Diversification in Portfolios of Individual Stocks: 100 Stocks Are Not Enough
AbstractWe examine returns and ending wealth in portfolios selected from 1,000 large U.S. stocks over a 20-year holding period. Shortfall risk, the possibility of ending wealth being below a target, is a useful metric for long horizon investors and is consistent with the Safety First criterion. Density functions obtained from simulations illustrate that shortfall risk reduction continues as portfolio size is increased, even above 100 stocks. A slightly lower risk can be achieved in small portfolios by diversifying across industries, but a greater reduction is obtained by simply increasing the number of stocks. Copyright 2007, The Eastern Finance Association.
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Bibliographic InfoArticle provided by Eastern Finance Association in its journal Financial Review.
Volume (Year): 42 (2007)
Issue (Month): 4 (November)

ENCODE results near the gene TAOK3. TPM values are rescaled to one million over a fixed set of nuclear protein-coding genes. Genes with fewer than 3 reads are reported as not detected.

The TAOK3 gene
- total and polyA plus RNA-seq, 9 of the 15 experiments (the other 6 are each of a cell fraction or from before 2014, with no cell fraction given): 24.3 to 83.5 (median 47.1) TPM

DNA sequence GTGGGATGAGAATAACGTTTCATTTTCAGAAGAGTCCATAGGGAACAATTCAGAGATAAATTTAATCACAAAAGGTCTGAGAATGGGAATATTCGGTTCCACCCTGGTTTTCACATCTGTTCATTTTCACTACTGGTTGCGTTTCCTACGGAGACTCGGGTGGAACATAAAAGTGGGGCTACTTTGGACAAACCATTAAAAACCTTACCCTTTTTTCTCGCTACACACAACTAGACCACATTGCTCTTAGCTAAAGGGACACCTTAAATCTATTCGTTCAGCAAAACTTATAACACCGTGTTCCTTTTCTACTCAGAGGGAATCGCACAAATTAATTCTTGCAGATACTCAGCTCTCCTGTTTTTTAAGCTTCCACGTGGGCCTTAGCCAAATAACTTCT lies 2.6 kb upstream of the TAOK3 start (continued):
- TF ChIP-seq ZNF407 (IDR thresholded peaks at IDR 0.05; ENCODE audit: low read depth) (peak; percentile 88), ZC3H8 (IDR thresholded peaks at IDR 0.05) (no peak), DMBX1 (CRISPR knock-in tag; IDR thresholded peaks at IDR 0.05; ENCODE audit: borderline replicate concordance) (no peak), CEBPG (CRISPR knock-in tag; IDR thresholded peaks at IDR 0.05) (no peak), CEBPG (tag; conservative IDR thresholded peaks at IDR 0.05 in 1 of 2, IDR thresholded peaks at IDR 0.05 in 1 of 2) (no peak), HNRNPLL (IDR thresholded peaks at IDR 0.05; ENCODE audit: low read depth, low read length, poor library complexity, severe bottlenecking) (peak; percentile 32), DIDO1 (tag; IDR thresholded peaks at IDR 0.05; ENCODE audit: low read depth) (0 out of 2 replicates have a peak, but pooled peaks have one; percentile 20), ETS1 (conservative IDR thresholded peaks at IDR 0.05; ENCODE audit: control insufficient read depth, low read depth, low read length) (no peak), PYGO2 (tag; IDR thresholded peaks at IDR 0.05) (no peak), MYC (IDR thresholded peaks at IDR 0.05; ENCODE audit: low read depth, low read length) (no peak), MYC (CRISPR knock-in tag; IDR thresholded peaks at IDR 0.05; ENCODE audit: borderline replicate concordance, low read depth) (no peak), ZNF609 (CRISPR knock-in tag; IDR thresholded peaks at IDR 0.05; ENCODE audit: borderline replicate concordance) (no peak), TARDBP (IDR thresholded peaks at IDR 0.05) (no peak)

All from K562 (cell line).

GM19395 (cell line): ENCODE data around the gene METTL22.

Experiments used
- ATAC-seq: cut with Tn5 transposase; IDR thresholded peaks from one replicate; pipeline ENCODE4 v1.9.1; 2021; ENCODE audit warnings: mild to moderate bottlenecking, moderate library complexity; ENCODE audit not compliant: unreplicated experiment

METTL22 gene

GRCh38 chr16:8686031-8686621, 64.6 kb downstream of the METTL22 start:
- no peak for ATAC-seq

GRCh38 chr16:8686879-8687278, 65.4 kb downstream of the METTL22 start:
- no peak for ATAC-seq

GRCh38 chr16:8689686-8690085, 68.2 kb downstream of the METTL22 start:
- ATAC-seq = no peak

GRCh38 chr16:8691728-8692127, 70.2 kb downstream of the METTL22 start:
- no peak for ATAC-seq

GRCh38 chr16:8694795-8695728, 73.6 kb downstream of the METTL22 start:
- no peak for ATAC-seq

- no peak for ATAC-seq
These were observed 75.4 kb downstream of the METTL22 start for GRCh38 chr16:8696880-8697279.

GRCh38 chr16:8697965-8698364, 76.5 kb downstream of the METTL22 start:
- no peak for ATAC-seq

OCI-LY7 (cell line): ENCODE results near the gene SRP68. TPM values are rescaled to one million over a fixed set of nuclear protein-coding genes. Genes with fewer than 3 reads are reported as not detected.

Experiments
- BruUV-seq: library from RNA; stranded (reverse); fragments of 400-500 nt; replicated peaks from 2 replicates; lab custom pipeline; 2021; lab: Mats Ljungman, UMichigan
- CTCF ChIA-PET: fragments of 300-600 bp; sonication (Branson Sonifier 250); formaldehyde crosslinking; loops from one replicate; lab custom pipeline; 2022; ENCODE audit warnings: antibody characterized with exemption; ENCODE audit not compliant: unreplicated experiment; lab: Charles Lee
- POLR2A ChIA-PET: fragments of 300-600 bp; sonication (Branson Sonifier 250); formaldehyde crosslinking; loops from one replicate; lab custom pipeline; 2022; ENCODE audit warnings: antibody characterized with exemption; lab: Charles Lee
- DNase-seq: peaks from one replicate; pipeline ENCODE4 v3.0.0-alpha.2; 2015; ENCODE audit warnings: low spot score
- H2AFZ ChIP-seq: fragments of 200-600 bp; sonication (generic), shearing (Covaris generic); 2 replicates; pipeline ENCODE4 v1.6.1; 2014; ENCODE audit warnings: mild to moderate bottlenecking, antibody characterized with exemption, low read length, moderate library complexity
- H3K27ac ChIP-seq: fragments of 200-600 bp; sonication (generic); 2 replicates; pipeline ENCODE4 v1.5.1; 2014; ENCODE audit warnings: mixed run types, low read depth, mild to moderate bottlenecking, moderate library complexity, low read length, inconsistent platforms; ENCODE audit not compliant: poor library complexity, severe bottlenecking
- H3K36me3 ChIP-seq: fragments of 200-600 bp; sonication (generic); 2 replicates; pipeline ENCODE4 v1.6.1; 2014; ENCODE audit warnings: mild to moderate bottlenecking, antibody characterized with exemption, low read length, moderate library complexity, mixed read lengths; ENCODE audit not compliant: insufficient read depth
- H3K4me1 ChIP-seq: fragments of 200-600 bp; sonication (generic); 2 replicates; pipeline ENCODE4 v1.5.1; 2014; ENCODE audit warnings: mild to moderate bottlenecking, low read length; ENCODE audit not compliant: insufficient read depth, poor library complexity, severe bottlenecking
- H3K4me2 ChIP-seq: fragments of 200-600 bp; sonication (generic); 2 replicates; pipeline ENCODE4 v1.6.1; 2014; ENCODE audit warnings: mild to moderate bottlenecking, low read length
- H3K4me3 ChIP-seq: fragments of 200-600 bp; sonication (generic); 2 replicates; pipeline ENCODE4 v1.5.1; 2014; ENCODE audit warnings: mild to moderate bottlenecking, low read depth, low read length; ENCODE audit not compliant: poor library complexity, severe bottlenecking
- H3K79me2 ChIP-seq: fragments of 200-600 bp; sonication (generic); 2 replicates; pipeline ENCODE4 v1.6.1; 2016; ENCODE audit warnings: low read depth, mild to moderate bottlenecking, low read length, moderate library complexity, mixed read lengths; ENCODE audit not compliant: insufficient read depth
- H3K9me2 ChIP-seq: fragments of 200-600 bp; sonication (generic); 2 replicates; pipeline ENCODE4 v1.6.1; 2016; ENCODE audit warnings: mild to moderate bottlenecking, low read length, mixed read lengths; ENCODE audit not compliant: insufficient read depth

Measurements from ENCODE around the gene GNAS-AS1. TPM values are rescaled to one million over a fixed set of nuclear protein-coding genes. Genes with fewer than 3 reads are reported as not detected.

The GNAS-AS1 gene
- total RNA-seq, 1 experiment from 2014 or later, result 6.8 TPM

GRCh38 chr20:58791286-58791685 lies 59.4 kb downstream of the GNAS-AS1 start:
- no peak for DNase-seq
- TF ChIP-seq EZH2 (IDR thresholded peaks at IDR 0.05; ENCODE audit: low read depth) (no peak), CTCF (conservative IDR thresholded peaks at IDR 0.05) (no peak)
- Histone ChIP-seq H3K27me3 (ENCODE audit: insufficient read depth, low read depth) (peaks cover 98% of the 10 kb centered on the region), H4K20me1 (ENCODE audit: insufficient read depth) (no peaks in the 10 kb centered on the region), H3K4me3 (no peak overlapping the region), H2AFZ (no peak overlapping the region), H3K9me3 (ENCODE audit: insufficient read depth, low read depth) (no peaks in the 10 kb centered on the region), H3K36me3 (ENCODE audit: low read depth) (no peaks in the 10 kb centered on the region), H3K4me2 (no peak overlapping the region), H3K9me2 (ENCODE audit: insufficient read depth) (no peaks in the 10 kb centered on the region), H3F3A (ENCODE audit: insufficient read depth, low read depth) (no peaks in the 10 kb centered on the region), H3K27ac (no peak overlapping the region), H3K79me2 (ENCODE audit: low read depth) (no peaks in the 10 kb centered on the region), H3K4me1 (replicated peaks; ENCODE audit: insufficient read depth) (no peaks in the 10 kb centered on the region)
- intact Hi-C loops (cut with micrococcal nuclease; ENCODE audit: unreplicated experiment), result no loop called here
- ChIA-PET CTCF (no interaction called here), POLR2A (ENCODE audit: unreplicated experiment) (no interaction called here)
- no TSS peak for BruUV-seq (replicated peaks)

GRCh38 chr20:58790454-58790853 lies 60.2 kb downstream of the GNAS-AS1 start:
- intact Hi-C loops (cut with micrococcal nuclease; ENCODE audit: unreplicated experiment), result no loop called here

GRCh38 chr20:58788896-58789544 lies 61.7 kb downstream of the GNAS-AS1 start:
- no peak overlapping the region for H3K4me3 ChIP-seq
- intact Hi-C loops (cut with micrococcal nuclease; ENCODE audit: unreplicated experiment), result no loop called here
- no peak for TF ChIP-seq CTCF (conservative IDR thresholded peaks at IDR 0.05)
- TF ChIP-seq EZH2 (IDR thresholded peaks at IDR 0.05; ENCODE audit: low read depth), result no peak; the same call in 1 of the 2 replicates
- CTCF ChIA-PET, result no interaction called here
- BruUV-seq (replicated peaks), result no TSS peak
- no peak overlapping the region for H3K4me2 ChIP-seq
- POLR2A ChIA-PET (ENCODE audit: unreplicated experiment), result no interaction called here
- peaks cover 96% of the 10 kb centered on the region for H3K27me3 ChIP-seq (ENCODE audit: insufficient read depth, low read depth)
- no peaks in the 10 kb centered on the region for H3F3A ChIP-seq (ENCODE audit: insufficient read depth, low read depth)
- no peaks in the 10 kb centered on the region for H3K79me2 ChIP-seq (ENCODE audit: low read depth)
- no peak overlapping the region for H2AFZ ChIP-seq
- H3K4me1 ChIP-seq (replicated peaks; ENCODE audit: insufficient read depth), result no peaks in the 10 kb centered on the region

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- Yunker, James A. & Melkumian, Alla A., 2010. "The effect of capital wealth on optimal diversification: Evidence from the Survey of Consumer Finances," The Quarterly Review of Economics and Finance, Elsevier, vol. 50(1), pages 90-98, February.
- Li, Zhongfei & Yao, Jing & Li, Duan, 2010. "Behavior patterns of investment strategies under Roy's safety-first principle," The Quarterly Review of Economics and Finance, Elsevier, vol. 50(2), pages 167-179, May.
- Hyung, Namwon & de Vries, Casper G., 2012. "Simulating and calibrating diversification against black swans," Journal of Economic Dynamics and Control, Elsevier, vol. 36(8), pages 1162-1175.
- Tienyu Hwang & Simon Gao & Heather Owen, 2012. "A two-pass model study of the CAPM: evidence from the UK stock market," Studies in Economics and Finance, Emerald Group Publishing, vol. 29(2), pages 89-104, June.
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